Foreign Policy



The embrace of U.N. norms comes as Biden prepares to raise cyber attacks when he meets Putin in Geneva.

New details of illicit military support come as Biden administration promises to “lean in” on stabilizing Libya

On the same day he announced the talks, Secretary of State Antony Blinken again accused the country of carrying out genocide against its Muslim minority.

The arrest of Federico G. Klein, a former State Department aide, marks the first member of the Trump administration arrested in connection with the insurrection.

The nominee for deputy secretary of state, Wendy Sherman, faces a difficult confirmation process over concerns about reentering the nuclear deal.

With the absence of U.S.-made vaccines, American officials abroad are seeking doses from foreign governments, including Russia.

The move marks one of the first major shifts in U.S. foreign policy by the Biden administration as it reviews a range of Trump-era polices on Afghanistan, North Korea, Russia, China and beyond.

President Biden’s top diplomat said an independent press is a “cornerstone of our democracy.”

A series of policy decisions appear designed to cement administration priorities and pitch Republican voters ahead of the 2024 presidential election.

The president-elect says his goal is to break down barriers between national security and domestic policy.

Wendy Sherman, the chief U.S. negotiator of the Iran nuclear deal, is expected to be picked to serve as deputy secretary of state.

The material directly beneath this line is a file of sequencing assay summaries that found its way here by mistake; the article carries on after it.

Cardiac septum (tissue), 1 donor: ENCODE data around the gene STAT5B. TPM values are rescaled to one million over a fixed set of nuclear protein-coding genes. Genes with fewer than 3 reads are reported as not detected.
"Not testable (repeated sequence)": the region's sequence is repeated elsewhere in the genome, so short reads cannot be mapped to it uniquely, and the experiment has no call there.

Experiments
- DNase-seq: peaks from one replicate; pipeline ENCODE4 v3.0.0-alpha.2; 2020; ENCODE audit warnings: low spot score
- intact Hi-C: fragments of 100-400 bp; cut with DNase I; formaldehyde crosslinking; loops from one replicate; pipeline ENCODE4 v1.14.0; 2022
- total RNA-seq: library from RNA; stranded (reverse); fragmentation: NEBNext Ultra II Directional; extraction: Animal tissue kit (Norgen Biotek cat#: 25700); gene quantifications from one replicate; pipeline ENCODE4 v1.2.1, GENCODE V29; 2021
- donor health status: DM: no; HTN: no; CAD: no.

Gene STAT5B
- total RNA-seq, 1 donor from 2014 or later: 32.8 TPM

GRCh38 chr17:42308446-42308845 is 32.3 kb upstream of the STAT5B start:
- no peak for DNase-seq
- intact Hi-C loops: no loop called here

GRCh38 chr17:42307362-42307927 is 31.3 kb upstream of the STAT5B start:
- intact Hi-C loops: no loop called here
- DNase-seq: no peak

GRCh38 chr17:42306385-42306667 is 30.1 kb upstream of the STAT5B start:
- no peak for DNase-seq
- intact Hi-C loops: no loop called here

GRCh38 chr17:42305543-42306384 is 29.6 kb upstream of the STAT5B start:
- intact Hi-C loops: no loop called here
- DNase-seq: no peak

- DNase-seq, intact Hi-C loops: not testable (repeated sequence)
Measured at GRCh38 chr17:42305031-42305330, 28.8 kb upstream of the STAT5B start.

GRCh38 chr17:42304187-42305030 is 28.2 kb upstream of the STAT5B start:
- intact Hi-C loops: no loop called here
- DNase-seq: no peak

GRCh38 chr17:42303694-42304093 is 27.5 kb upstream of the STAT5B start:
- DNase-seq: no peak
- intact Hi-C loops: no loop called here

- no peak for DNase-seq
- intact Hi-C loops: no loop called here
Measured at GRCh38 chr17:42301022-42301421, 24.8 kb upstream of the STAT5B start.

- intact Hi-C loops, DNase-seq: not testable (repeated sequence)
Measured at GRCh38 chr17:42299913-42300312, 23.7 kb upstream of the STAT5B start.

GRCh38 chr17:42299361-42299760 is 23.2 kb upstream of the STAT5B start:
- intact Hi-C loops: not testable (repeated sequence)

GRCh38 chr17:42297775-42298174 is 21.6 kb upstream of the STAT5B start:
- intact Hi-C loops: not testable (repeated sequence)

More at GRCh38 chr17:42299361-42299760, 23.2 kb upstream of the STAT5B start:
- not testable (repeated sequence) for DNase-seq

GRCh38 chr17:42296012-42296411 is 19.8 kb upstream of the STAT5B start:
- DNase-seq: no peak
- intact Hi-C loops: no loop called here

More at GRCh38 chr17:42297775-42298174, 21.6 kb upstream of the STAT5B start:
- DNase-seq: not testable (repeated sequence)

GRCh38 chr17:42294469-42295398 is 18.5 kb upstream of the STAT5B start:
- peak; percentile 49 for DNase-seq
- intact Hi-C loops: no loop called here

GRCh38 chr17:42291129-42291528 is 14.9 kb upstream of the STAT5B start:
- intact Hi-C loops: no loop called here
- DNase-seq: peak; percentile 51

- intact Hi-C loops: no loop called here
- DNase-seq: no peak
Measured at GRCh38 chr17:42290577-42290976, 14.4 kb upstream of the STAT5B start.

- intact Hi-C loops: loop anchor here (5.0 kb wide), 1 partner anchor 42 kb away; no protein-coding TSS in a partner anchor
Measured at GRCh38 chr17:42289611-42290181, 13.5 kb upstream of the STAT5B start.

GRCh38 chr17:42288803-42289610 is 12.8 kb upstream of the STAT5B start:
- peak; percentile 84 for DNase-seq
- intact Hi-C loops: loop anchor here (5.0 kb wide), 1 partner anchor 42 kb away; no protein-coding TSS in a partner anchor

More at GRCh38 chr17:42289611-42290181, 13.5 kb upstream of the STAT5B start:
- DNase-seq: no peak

The decision caps a run of indoor holiday parties hosted by Pompeo that health experts warned could easily turn into superspreader events.

The inspector general’s office, which is charged with investigating alleged corruption and wrongdoing, has had strained relations with the agency’s leadership.

The party included a tour of the White House’s vaunted holiday decor followed by a self-guided tour at Blair House, where a person tested positive for coronavirus in the past week.

The president-elect has set out guiding principles such as elevating climate but will find few good policy options on perennial issues like North Korea and Venezuela.

The president-elect promises a return to a more traditional approach. On some issues, there will be no going back to 2016.

Health experts say the festivities have all the makings of a superspreader event, with one calling the plans “dangerous on so many levels.”

The agency won’t deliver congratulatory messages to the president-elect from foreign leaders until the General Services Administration gives the go-ahead.

The agents in an operation called “Foxhunt” tried for force immigrants back to China to be punished, authorities said.

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